The Facts of Life, Paperback
4 out of 5 (1 rating)


A brilliant novel from the author of 'Notes from an Exhibition' - that follows three genrations of an unusual family as they confront the harsher facts of modern life.

A young composer, Edward Pepper, is exiled from his native Germany by the war, struck down with TB, and left to languish in hospital.

But when he falls in love with his doctor, Sally Banks, his world is transformed.

But despite his new life with Sally, Edward is haunted by memories of his Jewish family, who he was forced to abandon.

When he receives news that his sister has been found alive, it sets in motion a train of events that will test Edward and his family.

Years later, Edward watches his grandchildren make their own lives and a few mistakes along the way.

As they struggle to keep the family intact, they are forced to come to terms with some of the tougher facts of life.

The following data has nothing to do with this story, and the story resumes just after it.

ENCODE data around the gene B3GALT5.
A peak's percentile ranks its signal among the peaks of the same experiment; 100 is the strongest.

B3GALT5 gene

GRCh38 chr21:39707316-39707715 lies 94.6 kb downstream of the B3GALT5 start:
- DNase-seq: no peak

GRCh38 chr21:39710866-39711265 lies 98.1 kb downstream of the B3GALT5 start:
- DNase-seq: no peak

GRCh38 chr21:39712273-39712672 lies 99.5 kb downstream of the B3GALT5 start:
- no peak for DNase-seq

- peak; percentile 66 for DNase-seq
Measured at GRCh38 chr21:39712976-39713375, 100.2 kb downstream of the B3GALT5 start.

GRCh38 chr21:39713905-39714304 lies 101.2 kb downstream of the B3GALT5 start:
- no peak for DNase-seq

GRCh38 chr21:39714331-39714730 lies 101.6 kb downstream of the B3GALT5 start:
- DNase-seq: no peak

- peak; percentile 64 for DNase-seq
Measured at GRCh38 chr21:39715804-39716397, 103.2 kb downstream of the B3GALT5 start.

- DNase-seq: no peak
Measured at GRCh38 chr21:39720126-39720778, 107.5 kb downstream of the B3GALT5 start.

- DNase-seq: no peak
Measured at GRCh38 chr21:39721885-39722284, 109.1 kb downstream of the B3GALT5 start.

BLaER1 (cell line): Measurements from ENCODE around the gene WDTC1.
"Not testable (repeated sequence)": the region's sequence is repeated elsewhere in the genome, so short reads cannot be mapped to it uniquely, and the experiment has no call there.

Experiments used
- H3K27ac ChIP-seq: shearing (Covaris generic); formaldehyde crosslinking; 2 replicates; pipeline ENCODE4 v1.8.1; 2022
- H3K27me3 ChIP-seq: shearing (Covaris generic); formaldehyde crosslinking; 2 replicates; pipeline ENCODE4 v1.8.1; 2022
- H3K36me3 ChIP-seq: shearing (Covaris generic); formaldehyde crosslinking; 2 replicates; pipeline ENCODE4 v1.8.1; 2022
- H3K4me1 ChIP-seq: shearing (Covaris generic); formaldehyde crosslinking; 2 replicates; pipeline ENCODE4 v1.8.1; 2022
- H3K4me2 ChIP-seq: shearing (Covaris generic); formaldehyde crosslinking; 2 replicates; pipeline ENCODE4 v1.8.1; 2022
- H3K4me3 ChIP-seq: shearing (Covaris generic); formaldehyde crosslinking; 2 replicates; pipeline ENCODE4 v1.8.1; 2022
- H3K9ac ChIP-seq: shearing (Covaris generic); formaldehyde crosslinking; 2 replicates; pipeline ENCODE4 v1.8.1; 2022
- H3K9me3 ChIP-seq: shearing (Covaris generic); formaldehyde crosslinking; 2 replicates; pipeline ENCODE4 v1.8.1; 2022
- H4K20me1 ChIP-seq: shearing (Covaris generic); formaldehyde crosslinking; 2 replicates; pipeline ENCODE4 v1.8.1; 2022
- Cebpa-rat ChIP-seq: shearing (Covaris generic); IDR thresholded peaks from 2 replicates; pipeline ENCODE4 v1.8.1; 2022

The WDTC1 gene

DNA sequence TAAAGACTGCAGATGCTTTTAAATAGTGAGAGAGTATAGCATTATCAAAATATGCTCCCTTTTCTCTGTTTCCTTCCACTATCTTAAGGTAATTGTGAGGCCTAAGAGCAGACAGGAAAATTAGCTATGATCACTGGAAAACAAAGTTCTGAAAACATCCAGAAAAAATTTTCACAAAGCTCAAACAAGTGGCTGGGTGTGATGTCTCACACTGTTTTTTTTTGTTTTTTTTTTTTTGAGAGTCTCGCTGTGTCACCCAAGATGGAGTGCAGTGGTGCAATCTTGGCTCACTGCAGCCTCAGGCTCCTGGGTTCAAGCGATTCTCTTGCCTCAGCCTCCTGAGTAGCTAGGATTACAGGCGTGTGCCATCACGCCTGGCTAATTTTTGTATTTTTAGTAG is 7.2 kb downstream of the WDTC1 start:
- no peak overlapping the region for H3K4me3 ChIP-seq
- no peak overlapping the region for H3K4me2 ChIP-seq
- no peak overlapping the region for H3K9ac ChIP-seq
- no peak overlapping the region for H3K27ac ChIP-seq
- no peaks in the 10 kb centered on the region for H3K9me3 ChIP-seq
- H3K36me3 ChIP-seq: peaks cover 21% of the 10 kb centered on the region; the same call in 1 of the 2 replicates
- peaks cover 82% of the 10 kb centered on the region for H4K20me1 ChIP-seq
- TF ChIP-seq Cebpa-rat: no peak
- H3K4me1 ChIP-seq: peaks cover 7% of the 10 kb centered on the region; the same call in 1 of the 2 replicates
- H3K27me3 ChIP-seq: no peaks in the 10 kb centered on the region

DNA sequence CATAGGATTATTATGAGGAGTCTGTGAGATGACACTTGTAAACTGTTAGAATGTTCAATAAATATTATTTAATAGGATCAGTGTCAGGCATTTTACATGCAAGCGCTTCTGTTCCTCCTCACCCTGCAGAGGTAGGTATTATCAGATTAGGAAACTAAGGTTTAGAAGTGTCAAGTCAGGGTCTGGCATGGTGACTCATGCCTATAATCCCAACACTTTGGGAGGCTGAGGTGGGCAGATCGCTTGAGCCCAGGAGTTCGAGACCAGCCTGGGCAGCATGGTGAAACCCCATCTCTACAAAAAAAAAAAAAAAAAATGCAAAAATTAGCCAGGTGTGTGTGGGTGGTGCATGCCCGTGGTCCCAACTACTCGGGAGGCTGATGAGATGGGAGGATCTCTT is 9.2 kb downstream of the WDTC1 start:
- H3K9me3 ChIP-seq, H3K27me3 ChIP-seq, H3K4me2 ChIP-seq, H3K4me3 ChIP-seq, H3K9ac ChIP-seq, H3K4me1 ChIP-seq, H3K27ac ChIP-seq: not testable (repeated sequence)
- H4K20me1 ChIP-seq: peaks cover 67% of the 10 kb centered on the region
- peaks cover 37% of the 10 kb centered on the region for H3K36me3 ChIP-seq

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This is effectively two separate books (and the author himself makes the same point in the notes at the end). The first part, set just after WWII, had me gripped. Edward, a Jew who escaped Nazi Germany, ends up in a TB hospital where he falls in love with his doctor, Sally, who has escaped her working class roots through education and the support of an elderly intellectual spinster. The story of their courtship, and how Edward discovers the fate of the rest of his family back in Germany, and how they find themselves living in a bizarre house-for-women in East Anglia is both gentle and gripping. Consequently it is a shock to be abruptly propelled forty-plus years into the future, into a world of one-night-stands and Smartie-filled condoms. This second part took a while to get into. I missed the familiar old characters, and it was hard to warm to the new ones. I felt something like grief for the years I had hoped would be covered and which were instead skipped wholesale. Gradually, though, I was drawn into the modern story, and its warts and all coverage of the AIDS epidemic. It's no-holds-barred stuff, and one section involving vegetables seems calculated to put even the most committed vegan off his lunch.I felt sure there must be some purpose to having the two sections set in such different times, and the book kept hinting at connections between the holocaust and the AIDS epidemic (to the horror of some of the characters). Maybe that was it, though I feel sure there must be more. I don't think Patrick Gale is capable of writing a bad book, and this is another good read, if the structure was odd. And it's by far the best book I ever read featuring a dodecahedral folly, a statistic that I suspect will endure.